Tuesday, September 30, 2008

A Brief Guide To Fixing Finance

A Brief Guide To Fixing Finance:
Know What Went Wrong Before Beginning To Fix Anything

Click here for a link to complete article:

By Martin Neil Baily and Robert E. Litan, The Brookings Institution | 27 September 2008

There has been a "domino-like" character to the financial crisis that is now readily apparent to all:
  1. the bubble in home prices, fueled by the ready availability of credit, resulted in an underestimate of the risks of residential real estate;

  2. the peaking of residential home prices in 2006, combined with lax lending standards were followed by a very high rate of delinquencies on subprime mortgages in 2007 and a rising rate of delinquencies on prime mortgages;

  3. losses thereafter on the complex "Collateralized Debt Obligations" (CDOs) that were backed by these mortgages;

  4. increased liabilities by the many financial institutions (banks, investment banks, insurance companies, and hedge funds) that issued "credit default swaps" contracts (CDS) that insured the CDOs;

  5. losses suffered by financial institutions that held CDOs and/or that issued CDS’s;

  6. cutbacks in credit extended by highly leveraged lenders that suffered these losses.

These events, individually and in combination, have led to the bear stock market, whose downward slide accelerated Monday, September 15 through mid day Thursday the 18, after Lehman Brothers filed for bankruptcy and the Federal Reserve lent AIG $85 billion to keep it afloat— although the market quickly recovered at the end of the week after the Administration’s massive mortgage securities rescue initiative was announced.

So far, the financial turmoil on Wall Street has had a surprisingly modest impact on Main Street. Despite the crisis and the surge in commodity prices, the non-financial sector of the economy has continued to grow, spurred in significant part by a large growth in exports (fueled, in turn, by a steep decline in the dollar). Whether this pattern will continue— and specifically whether consumer spending will hold up in the face of the recent nerve-racking financial events and the steady climb in the unemployment rate (now over 6 percent)— is one of the large uncertainties confronting us all.

Likewise, in retrospect it is now relatively easy to see that much of this financial carnage, and thus any subsequent economic damage, could have been avoided:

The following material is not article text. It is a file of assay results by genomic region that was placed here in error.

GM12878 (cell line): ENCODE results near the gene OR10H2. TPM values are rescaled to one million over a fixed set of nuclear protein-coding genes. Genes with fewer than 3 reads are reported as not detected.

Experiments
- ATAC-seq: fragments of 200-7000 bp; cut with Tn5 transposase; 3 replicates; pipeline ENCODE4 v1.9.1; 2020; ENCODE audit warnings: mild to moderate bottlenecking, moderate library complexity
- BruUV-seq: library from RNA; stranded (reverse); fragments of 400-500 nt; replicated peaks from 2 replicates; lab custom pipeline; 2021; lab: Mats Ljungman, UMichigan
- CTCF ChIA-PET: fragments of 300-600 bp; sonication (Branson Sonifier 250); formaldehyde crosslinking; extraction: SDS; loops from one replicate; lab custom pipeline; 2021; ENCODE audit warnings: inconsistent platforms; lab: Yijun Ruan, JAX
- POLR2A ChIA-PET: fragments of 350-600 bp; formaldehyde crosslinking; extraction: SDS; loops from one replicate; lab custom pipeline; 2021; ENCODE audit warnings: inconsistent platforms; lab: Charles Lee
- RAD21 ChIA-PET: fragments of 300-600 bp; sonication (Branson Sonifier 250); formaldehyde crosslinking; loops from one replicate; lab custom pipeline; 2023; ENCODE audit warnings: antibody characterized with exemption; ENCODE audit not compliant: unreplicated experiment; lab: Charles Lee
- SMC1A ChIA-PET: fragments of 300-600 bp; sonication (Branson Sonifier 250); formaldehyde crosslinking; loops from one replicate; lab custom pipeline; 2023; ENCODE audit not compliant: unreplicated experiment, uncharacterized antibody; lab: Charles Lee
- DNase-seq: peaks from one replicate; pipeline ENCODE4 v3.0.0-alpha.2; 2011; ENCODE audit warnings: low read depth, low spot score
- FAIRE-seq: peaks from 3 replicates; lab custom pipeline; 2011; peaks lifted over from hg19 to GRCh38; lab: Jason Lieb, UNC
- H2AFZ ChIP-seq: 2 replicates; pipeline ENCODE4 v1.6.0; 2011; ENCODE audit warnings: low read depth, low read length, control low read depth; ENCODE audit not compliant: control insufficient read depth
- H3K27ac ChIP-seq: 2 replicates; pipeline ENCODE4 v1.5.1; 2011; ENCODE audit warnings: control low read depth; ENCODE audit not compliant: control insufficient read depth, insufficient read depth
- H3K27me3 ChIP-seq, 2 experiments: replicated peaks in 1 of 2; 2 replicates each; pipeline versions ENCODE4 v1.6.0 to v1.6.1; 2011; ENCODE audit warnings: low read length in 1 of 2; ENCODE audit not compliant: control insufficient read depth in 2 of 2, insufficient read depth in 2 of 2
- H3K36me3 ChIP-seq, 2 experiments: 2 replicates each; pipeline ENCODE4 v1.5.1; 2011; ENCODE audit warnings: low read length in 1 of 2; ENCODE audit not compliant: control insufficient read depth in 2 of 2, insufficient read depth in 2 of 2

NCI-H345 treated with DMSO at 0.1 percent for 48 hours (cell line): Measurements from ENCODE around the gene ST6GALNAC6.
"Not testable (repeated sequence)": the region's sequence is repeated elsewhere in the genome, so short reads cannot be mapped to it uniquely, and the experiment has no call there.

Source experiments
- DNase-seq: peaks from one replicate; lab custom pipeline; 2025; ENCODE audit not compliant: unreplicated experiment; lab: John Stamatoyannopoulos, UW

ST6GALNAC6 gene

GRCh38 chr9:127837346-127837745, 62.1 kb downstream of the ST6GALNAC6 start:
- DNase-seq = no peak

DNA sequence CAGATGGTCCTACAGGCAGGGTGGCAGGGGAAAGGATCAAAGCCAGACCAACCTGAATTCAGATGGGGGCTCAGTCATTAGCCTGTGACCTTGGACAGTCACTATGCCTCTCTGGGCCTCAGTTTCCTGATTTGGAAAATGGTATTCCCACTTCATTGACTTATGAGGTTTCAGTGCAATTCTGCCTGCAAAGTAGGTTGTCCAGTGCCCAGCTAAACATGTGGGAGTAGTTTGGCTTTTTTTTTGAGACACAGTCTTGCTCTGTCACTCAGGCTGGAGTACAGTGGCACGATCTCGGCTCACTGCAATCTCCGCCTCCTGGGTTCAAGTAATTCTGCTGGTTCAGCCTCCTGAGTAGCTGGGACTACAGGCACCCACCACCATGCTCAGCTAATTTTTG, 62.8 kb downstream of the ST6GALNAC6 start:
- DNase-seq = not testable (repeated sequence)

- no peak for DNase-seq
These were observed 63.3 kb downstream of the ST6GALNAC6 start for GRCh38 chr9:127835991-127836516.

• Had policy makers reined in the increasingly irresponsible subprime mortgage lending practices that were apparent earlier this decade— the proliferation of "no-doc" loans, often taken out with little or no equity from subprime borrowers, and frequently on adjustable terms with seductively attractive initial "teaser" interest rates, all on the widely held assumption that home prices would continue to rise— it is likely that this crisis would been largely, if not entirely, avoided. When there is a significant probability that an asset market is in a speculative bubble, it is time to tighten lending standards, not loosen them.

  • Had Federal policymakers in both the Congress and the Administration not pressed so hard on "affordable housing goals" that encouraged lenders to extend and borrowers to take out loans that could not be reasonably serviced unless home prices continued to rise, and which Fannie and Freddie began to buy in large volumes in the last several years, Fannie and Freddie may have escaped the fate that has befallen them.

  • Had the credit rating agencies whose stamps of approval were key to the sale of CDOs and other complex securities that later suffered losses been more transparent in how their ratings were provided and in the limited nature of the data on which they were made, it is likely that these securities would have been much more difficult to sell, and thus in turn, that subprime mortgages would not have been so easily originated.

  • Had regulators done a better job monitoring the risk exposures of commercial banks, especially through their creation of off-balance entities known as "Structured Investment Vehicles" (SIVs), the market for CDOs would not have been so deep (the same is true for the state insurance regulators who oversaw the "monoline" insurers that insured CDOs and AIG, the nation’s largest insurer, that issued them).

  • Had policy makers not permitted investment banks to vastly increase their leverage so that they were far more exposed to failure when they suffered losses from their various investments, the previously independent investment banks may have been able to avoid their forced alliances with commercial banks (or, in the case, of Lehman, failure).

  • And had financial institutions followed their own internal risk management guidelines, then it is possible that the current crisis would not be so deep and that the face of both of the commercial and investment banking industries would now not be so radically changed.

Recognizing what went wrong is important in assessing what needs to be changed in the future. We do not plan to get into the blame game, nor is it productive for policy makers to do so (though we expect a certain amount of this during an election campaign). Instead, it is vital that those charged with fixing this mess draw on what is now widely known and agreed upon so as to develop appropriate reforms that would dramatically lower the risks and consequences of future such financial crises, without chilling the financial innovation for which America’s highly entrepreneurial financial sector has long been known. That is the approach we will follow in this project, and in the broad suggestions outlined next.

  M O R E. . .


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